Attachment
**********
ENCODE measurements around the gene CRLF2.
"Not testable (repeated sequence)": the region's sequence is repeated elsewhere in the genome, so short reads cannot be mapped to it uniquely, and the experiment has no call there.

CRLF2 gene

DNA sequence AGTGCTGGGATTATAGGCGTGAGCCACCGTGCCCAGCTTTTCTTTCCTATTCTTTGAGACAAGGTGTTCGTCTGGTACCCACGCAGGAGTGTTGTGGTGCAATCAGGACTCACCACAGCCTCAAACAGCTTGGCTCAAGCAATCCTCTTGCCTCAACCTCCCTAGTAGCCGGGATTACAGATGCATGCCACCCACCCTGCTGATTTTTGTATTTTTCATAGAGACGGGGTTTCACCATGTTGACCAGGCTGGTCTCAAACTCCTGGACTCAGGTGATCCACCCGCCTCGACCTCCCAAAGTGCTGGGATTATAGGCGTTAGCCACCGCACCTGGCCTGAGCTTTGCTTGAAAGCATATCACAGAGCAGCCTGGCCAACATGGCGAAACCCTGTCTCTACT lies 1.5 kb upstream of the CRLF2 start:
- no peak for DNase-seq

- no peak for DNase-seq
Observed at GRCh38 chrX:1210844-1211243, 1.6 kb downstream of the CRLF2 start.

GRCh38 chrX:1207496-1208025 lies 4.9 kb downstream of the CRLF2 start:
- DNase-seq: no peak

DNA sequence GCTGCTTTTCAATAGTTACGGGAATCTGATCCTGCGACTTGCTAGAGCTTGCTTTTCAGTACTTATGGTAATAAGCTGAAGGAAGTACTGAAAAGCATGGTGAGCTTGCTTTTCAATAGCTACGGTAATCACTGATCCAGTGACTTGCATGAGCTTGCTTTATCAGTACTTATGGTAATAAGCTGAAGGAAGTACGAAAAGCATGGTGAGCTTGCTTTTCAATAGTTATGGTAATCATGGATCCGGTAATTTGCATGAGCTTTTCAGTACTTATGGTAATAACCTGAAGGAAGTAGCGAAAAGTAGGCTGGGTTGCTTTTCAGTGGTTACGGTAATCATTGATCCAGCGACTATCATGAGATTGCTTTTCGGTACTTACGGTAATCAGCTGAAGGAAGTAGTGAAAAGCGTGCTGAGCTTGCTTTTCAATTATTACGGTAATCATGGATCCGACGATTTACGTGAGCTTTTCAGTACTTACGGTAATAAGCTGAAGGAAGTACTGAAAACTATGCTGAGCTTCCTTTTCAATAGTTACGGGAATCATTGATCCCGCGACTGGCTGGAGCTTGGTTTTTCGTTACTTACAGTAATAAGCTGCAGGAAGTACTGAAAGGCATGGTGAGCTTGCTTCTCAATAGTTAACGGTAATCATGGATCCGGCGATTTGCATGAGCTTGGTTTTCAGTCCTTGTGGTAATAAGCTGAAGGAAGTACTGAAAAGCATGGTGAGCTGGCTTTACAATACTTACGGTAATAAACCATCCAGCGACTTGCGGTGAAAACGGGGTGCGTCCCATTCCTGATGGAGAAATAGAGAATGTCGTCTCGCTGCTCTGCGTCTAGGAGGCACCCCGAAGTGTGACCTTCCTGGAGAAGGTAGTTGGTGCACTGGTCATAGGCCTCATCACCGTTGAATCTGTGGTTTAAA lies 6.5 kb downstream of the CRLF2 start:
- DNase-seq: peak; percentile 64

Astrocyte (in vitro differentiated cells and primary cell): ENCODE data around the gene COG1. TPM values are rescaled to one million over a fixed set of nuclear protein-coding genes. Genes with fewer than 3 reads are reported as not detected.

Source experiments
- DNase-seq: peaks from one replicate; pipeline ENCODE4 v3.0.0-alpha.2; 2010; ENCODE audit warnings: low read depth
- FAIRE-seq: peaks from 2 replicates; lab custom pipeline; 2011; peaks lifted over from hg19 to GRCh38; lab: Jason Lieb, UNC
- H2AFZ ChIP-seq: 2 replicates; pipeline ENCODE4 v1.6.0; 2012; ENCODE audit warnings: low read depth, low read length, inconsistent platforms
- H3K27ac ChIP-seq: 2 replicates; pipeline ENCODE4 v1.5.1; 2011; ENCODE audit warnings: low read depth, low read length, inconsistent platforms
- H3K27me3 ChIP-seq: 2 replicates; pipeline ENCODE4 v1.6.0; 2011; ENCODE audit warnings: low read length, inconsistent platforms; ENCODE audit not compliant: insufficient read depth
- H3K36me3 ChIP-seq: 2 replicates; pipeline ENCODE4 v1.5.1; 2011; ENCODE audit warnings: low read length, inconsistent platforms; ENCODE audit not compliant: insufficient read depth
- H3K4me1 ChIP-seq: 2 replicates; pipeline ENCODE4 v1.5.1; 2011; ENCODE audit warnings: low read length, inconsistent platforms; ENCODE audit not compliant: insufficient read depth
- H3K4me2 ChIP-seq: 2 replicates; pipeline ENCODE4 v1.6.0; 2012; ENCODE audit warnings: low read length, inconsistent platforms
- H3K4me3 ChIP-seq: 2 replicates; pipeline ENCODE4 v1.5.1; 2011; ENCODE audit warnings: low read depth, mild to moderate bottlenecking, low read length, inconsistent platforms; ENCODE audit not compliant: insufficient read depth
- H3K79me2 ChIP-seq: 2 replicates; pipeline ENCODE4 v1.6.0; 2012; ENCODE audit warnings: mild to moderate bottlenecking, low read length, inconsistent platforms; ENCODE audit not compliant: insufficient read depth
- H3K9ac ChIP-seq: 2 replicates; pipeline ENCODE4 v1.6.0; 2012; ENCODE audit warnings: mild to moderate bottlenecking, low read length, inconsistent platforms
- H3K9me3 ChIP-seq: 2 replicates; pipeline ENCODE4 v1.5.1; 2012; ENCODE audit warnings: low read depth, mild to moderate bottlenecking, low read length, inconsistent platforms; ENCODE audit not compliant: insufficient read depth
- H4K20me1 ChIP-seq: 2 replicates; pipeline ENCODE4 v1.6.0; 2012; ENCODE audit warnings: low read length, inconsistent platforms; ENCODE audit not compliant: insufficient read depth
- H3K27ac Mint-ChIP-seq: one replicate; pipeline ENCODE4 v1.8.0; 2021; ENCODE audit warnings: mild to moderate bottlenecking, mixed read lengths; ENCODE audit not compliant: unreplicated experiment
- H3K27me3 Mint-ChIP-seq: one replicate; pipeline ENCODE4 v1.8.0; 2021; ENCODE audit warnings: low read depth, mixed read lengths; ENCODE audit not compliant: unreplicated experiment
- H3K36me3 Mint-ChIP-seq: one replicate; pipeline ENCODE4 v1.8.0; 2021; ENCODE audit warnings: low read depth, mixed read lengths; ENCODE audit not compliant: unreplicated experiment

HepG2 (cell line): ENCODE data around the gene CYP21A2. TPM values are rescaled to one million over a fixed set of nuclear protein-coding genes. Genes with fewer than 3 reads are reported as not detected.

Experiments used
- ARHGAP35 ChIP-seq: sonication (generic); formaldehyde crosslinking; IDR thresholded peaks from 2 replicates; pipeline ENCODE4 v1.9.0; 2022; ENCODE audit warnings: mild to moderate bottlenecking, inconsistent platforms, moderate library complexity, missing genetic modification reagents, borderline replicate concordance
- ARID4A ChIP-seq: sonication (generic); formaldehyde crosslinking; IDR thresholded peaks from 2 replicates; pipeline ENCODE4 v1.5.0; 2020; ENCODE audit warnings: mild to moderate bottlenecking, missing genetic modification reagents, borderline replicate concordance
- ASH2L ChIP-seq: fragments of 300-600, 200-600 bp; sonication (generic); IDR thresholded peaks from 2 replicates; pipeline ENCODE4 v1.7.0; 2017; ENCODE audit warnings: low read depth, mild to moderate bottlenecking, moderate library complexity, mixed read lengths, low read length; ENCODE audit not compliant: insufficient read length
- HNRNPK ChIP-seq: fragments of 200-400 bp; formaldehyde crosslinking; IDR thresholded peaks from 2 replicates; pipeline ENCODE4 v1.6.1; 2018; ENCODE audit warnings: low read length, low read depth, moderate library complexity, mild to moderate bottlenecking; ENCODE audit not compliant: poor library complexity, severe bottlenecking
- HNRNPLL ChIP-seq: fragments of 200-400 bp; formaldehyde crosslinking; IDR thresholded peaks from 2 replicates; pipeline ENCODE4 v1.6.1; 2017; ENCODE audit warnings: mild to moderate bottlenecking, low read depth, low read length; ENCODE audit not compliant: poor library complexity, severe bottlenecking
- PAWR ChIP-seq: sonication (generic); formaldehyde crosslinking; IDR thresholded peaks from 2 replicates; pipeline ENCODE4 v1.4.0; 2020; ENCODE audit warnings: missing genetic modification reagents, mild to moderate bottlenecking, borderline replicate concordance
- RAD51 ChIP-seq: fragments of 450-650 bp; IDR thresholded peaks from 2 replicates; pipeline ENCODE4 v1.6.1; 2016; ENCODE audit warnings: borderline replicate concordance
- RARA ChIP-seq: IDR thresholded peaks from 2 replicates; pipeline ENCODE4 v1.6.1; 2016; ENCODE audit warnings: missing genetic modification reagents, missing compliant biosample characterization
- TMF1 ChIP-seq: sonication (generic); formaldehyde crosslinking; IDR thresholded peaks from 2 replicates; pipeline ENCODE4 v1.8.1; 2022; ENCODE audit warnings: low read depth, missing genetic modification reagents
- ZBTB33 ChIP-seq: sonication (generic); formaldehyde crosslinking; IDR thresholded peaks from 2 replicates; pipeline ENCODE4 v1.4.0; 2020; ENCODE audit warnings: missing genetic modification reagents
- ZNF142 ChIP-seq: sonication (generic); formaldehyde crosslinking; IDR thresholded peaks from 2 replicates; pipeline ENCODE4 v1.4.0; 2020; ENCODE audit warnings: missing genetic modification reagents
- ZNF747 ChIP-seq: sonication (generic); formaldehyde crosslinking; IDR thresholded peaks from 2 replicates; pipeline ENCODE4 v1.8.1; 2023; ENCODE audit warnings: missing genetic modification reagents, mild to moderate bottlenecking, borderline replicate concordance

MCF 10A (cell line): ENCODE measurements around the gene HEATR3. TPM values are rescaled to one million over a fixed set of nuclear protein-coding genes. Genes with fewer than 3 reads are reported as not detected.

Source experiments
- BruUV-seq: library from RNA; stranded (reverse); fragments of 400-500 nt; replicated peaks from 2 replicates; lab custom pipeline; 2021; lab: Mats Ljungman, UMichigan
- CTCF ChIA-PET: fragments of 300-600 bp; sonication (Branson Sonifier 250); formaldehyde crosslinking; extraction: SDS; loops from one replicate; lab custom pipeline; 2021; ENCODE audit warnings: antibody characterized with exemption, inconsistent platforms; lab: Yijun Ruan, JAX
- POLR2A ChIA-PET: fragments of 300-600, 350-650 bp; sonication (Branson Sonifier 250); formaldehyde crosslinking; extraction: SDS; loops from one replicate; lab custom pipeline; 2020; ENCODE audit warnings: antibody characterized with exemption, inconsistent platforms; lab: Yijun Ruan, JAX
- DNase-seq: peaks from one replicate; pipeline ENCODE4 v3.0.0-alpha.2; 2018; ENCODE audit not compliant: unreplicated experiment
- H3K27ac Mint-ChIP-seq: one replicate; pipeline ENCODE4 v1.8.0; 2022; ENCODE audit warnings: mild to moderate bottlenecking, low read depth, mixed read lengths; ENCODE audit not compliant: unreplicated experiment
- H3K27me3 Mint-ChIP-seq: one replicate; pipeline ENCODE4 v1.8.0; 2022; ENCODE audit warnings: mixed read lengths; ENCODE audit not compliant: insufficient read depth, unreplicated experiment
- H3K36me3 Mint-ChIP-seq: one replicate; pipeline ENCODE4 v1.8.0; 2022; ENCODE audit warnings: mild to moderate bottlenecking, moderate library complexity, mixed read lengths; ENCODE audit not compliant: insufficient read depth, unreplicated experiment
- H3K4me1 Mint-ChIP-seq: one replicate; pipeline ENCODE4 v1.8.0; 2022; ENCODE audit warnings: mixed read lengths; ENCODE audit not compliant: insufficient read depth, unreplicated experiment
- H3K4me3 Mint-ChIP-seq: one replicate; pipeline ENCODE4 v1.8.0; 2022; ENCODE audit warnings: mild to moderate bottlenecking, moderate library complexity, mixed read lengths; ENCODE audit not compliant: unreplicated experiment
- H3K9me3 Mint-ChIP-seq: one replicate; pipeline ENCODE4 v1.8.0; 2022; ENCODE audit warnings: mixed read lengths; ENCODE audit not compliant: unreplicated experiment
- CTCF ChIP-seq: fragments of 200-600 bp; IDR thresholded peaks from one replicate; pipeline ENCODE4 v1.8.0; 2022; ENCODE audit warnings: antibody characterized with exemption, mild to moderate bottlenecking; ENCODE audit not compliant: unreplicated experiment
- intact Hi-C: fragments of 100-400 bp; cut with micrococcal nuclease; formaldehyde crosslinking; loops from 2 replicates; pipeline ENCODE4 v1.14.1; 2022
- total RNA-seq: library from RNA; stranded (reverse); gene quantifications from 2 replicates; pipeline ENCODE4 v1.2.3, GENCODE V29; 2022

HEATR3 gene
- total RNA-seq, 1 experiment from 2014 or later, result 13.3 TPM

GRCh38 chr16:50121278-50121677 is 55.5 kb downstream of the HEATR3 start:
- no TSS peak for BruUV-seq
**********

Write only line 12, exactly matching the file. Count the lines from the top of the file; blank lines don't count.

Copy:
Astrocyte (in vitro differentiated cells and primary cell): ENCODE data around the gene COG1. TPM values are rescaled to one million over a fixed set of nuclear protein-coding genes. Genes with fewer than 3 reads are reported as not detected.